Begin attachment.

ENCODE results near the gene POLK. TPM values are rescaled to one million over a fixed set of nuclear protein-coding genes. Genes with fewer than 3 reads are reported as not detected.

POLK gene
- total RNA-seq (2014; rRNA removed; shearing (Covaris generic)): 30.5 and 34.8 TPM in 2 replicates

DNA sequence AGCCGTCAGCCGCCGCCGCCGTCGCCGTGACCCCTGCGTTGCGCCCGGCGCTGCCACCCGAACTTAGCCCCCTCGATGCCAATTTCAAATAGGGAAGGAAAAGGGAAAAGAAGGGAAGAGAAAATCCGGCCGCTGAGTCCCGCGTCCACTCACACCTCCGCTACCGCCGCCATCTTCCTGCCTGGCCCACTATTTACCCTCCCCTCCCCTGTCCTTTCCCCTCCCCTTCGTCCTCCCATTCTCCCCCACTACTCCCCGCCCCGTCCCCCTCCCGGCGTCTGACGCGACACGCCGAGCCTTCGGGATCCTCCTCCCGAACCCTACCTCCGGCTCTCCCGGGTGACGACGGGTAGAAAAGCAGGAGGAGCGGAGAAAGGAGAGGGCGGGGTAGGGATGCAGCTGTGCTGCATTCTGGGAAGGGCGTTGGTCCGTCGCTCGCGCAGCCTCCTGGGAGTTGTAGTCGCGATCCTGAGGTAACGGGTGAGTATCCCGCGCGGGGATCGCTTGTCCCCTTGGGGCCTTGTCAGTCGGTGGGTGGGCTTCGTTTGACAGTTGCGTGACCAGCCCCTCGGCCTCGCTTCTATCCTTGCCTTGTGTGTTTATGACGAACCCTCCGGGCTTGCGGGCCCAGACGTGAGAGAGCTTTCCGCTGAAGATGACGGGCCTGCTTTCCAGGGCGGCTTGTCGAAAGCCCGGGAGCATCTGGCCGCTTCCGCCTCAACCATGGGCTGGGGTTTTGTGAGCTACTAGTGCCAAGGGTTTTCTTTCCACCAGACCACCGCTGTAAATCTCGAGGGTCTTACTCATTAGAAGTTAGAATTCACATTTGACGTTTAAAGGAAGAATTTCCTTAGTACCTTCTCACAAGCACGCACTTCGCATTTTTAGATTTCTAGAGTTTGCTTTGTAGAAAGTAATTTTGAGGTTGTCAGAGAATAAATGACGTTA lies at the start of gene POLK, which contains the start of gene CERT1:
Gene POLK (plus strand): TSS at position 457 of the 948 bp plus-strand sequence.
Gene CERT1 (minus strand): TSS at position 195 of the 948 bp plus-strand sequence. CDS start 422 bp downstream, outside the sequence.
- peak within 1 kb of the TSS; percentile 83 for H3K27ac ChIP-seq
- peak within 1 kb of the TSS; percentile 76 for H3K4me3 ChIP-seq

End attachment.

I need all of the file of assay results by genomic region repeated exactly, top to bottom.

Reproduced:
ENCODE results near the gene POLK. TPM values are rescaled to one million over a fixed set of nuclear protein-coding genes. Genes with fewer than 3 reads are reported as not detected.

POLK gene
- total RNA-seq (2014; rRNA removed; shearing (Covaris generic)): 30.5 and 34.8 TPM in 2 replicates

DNA sequence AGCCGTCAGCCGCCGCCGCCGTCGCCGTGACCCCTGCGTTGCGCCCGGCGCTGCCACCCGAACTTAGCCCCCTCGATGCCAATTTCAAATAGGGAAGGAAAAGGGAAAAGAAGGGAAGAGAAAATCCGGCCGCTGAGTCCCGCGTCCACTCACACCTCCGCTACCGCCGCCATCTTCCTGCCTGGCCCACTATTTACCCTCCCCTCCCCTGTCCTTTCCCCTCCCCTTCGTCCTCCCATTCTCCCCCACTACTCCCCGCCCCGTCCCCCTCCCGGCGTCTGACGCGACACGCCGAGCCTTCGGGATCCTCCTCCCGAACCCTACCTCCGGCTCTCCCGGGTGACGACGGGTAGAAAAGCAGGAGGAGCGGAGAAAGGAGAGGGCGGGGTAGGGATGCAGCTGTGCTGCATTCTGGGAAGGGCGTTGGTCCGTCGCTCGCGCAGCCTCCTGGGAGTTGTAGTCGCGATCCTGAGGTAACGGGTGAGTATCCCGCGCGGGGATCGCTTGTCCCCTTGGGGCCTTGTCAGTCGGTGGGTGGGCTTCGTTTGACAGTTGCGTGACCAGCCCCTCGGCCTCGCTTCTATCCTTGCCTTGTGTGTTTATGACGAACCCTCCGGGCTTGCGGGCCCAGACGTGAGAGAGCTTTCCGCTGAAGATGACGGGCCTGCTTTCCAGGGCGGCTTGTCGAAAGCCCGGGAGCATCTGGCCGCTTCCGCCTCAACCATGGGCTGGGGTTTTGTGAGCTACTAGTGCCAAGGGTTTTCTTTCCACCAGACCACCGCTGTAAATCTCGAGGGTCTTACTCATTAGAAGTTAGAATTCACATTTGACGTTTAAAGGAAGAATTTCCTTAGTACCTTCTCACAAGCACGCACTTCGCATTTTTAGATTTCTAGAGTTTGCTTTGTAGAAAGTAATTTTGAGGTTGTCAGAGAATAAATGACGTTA lies at the start of gene POLK, which contains the start of gene CERT1:
Gene POLK (plus strand): TSS at position 457 of the 948 bp plus-strand sequence.
Gene CERT1 (minus strand): TSS at position 195 of the 948 bp plus-strand sequence. CDS start 422 bp downstream, outside the sequence.
- peak within 1 kb of the TSS; percentile 83 for H3K27ac ChIP-seq
- peak within 1 kb of the TSS; percentile 76 for H3K4me3 ChIP-seq